Caught on camera: Nepal’s rare fishing cat

Cats generally are not fond of water, and avoid swimming. But not fishing cats.

These medium-sized wild cats of South and Southeast Asia thrive near wetlands and are found ‘fishing’ for prey on ponds, rivers and lakes.

But habitat loss and destruction of wetlands, and declining fish population have led to the decline of these cats. The endangered cats had not been spotted in Nepal's Jagadishpur reservoir (listed on the Ramsar List of Wetlands of International Importance) since 2014, until this year.

Fishing cats used to seen Bardia, Chitwan and Parsa National Parks and in Kosi Tappu Wildlife Reserve in Nepal’s Tarai, and mainly prefer the floodplains of the Karnali, Babai, Rapti, Narayani, Kosi and Reu Rivers and the Ghodaghodi Tal.

Earlier a team of researchers went to look for this elusive cat and to understand its current status in Jagdishpur. Local villagers confirmed that there had indeed been a decrease in sightings in the recent years. Many others in the community had little or no knowledge of the species and its habits.

Camera traps were deployed and a local team member Anil Chaudhary was provided with the responsibility to monitor the feed for 15 days. The next two weeks were crucial.

Within days there had been possible sightings on camera stations 64m, 298m and 468m away from the reservoir. Replaying the clips, it was confirmed that they were indeed fishing cats.

Threatened by destruction of wetlands and poaching, fishing cat (Prionailurus viverrinus) population has declined at an alarming rate within all range countries and is listed as Vulnerable on the International Union for Conservation of Nature (IUCN) Red List.

Considered indicator species, their absence or presence also signifies if a body of water is ecologically sound and flourishing. Besides fish, they also prey on smaller animals and insects that destroy agricultural crops. But farmers and fishermen consider them a nuisance and often beat them to death.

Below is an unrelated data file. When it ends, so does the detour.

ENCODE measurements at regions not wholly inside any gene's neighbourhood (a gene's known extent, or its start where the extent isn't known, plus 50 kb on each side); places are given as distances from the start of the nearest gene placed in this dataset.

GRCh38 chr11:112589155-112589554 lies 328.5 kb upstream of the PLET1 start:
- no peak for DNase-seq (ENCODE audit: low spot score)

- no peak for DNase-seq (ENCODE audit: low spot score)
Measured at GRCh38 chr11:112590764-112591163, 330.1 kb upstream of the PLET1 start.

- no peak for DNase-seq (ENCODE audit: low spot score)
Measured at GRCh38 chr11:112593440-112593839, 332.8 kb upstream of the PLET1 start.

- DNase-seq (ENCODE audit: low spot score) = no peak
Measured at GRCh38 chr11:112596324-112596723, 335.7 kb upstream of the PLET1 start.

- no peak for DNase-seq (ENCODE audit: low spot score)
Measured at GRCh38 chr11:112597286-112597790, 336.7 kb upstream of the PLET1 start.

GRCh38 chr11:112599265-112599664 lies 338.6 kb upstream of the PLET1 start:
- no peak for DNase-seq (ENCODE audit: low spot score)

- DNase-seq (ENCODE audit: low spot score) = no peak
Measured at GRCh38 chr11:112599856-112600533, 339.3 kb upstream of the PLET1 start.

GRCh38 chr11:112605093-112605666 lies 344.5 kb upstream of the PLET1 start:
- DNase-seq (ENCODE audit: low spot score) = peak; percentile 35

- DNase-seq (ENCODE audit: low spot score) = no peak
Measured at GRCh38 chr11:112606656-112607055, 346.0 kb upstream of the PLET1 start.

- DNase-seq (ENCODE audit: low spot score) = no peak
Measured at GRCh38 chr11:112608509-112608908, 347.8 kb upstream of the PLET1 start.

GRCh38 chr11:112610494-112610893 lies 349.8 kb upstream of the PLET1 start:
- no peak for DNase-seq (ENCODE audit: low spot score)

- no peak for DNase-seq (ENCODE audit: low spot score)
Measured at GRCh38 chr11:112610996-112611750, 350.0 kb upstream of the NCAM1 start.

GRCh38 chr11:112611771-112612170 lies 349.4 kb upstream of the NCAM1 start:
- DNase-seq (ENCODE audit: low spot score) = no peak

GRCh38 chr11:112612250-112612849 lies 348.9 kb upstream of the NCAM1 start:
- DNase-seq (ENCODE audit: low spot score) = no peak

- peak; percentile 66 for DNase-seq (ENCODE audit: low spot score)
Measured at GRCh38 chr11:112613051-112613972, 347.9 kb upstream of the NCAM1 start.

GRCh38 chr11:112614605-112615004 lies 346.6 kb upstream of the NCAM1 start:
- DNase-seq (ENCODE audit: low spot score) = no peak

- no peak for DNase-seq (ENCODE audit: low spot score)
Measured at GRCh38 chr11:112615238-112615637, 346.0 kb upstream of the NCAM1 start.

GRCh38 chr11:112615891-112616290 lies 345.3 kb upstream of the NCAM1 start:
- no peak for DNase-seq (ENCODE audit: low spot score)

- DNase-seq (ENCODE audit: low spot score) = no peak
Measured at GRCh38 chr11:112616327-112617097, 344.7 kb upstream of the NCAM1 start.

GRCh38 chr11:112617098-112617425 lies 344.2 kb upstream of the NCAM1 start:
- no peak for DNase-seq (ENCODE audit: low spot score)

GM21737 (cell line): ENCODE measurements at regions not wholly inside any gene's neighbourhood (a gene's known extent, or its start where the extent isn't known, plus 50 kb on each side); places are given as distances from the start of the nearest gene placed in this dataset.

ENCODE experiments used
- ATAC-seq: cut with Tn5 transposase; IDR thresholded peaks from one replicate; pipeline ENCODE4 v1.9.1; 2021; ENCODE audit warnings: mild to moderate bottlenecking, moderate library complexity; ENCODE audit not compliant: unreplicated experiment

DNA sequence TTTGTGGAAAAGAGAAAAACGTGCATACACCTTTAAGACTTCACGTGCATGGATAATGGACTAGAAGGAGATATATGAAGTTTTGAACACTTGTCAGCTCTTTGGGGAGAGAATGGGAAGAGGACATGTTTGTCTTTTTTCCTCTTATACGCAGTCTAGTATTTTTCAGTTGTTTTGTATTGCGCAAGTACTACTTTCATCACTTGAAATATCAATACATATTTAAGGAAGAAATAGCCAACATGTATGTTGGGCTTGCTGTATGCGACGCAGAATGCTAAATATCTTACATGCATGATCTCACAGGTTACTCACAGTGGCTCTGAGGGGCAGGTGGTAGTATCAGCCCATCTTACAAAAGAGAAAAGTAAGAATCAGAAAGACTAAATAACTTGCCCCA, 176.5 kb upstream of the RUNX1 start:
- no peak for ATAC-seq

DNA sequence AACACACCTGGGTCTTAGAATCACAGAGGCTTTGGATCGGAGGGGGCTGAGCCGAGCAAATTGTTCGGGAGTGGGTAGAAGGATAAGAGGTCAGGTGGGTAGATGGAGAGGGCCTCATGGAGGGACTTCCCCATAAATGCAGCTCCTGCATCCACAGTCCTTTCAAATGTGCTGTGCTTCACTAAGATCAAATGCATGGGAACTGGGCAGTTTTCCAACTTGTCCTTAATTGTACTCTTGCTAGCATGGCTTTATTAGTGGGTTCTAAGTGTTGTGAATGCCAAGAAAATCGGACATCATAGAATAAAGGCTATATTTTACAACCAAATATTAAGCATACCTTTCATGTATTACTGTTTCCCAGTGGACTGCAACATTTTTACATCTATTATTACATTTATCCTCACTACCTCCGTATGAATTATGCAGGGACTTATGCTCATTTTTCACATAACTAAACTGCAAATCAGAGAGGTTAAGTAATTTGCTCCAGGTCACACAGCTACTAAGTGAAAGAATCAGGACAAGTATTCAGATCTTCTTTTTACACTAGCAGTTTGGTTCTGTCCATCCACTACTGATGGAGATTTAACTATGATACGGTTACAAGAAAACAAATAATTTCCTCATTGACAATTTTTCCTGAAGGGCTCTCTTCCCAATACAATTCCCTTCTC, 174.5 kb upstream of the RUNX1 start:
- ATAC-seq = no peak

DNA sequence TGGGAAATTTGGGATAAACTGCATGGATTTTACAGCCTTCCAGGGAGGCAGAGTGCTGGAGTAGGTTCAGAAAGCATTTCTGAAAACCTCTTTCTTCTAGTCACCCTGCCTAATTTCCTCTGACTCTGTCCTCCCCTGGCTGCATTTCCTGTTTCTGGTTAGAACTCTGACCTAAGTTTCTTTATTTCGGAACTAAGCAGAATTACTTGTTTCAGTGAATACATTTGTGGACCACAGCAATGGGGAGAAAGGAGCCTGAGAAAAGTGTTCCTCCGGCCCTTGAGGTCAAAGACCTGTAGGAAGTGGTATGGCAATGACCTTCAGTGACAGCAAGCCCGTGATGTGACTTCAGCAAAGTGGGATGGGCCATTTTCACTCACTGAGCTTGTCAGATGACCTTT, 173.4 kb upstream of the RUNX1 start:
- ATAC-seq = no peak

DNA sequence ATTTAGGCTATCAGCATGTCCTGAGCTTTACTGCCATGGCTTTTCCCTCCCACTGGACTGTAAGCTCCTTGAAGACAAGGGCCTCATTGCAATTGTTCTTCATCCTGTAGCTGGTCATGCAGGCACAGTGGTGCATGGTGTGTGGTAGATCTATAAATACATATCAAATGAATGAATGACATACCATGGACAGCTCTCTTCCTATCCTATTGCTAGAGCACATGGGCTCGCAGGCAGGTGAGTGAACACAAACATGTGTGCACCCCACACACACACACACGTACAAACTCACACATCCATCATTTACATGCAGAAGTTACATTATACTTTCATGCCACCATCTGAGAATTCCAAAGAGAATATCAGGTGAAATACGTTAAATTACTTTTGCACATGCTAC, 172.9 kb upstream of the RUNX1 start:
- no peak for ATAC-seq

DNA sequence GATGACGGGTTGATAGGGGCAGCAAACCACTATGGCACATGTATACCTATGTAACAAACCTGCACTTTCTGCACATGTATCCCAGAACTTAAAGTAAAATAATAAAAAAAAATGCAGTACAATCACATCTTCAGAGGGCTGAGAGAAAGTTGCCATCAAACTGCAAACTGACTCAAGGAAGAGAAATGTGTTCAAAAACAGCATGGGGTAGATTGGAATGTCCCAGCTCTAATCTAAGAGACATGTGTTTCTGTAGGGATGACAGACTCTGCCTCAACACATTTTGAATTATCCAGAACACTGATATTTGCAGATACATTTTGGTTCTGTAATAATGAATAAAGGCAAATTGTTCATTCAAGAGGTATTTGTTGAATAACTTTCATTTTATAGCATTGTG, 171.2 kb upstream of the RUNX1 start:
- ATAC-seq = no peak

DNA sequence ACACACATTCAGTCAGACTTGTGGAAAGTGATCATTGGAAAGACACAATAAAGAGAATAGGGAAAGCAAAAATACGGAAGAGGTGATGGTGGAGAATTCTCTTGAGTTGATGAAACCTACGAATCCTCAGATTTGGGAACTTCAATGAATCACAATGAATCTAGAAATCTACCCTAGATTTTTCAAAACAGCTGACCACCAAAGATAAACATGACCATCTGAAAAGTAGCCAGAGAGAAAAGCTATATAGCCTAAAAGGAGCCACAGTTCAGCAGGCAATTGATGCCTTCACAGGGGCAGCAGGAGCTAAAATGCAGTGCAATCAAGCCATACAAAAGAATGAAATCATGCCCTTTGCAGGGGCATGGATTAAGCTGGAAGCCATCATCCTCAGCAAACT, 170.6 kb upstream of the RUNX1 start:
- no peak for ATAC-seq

Fishing cat’s nature to hunt in water sets it apart from other land dwelling felines. It has water resistant fur and webbed feet to help with swimming and fishing. It is also about twice the size of domestic cats with head to body length ranging from 57 to 78cm and tail, which is 20 to 30cm long.

Based on its shape, size and diet and its inability to roar, fishing cat is classified into the group of small cats. But of the 12 species of wild cats found in Nepal, only five (Royal Bengal Tiger, Snow Leopard, Clouded Leopard, Lynx and Leopard Cat) are included in the protected species list under the National Park and Wildlife Conservation Act 1973.

Nepal has however, categorised it as endangered but there has been no conservation efforts. It is important to raise community awareness about the ecological importance of this animal, especially now that the sightings have been made.

Children in local schools should be taught about them and interested locals should be encouraged to work on their conservation.

This year’s study was supported by the Rufford Foundation and the Small Mammals Conservation and Research Foundation.

Swechhya Shrestha is a graduate of Environmental Science and research assistant at the Small Mammals Conservation and Research Foundation (SMCRF) in Kathmandu.

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